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Classic Israeli Films For Yom Ha'atzmaut

There is nothing more Israeli than lighting up a mangal on Yom Ha'atzmaut, and then sitting down to watch some good ol' classic Israeli Burekas films. What is a Burekas film you ask?

Well, it refers to a genre of Israeli films from the 1960s to the 1980s. The name's origin most likely dates back to an interview with Israeli director Boaz Davidson, where he stated he should make Israeli Burekas films just like the Italians have their Spaghetti Westerns.

Woman eating popcorn from a bowl with kernels all over her shirt while watching Israeli films
Pop some popcorn and grab some snacks for an awesome Israeli movie night!

Honestly, choosing between spaghetti and burekas isn't easy, they're both so good, but it is Yom Ha'atzmaut, so here are our Burekas film recommendations for you:

צַ'רְלִי וָחֵצִי - Charlie Vahezi

A true Israeli favorite. The film depicts a unique relationship between Charlie, a small-time crook, and Mikko, a young orphan living with his older sister in a small hut. The film is considered one of the most famous Israeli films of all time.

Interesting fact, half of the scenes were filmed before the Yom Kippur War, but when the war broke out, the actors and producers were drafted by their reserves units, and the remaining scenes were only filmed after the war.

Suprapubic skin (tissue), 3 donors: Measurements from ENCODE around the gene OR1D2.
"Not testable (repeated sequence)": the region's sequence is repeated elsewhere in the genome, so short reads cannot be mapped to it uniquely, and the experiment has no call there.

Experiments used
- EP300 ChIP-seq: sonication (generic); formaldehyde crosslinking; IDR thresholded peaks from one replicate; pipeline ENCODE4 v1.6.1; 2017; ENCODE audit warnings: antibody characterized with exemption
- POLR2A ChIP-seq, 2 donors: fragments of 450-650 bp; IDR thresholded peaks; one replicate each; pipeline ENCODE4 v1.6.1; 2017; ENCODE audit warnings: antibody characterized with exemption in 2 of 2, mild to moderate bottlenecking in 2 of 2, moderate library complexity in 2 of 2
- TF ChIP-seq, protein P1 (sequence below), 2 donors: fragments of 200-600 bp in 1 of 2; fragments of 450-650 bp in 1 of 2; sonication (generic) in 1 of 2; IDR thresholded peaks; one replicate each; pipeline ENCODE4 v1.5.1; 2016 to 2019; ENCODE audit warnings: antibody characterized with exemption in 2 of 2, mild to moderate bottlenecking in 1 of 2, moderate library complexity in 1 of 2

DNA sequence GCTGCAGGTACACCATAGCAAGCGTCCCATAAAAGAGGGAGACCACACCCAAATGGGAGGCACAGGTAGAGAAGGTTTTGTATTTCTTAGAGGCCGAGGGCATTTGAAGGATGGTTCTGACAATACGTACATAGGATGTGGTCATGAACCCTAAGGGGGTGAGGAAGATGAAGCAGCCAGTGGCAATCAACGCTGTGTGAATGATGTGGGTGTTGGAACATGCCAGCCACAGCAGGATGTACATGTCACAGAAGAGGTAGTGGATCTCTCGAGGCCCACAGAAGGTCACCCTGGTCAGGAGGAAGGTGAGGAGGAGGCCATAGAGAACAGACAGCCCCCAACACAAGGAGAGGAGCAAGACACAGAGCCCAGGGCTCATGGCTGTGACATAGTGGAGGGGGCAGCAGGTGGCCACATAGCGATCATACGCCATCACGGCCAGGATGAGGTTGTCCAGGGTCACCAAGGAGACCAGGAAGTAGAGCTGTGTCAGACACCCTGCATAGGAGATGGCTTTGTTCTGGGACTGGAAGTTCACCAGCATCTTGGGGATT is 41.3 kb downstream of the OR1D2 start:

הַשּׁוֹטֵר אָזוּלַאי - HaShoter Azulai

Efraim Kishon's film tells the story of Azulai, a policeman who spent 20 years in the force without climbing the ranks, because of his many failures and innocent mistakes.

The film received international acclaim and was nominated for the Oscar for Best Foreign Film Award. It didn't win the Oscar, but it sure won the Golden Globe Award for the same category. Much respect.

גִּבְעַת חַלְפוֹן אֵינָהּ עוֹנָה - Giv'at Halfon Einah Onah

Arguably the greatest cult movie in Israeli film history. This genius piece of art shows how crazy it was serving in the IDF Reserves in the time after the Yom Kippur War.

Interesting fact - Assi Dayan, the film's director already wrote a sequel script, and the sequel's filming was planned to start in 2008, but after Yisrael Polyakov, one of the movie's stars, died in October 2007, the filming was canceled. It's probably for the best though, filming a sequel after 40 years doesn't sound like a great idea.

So what movie are you going to pick?


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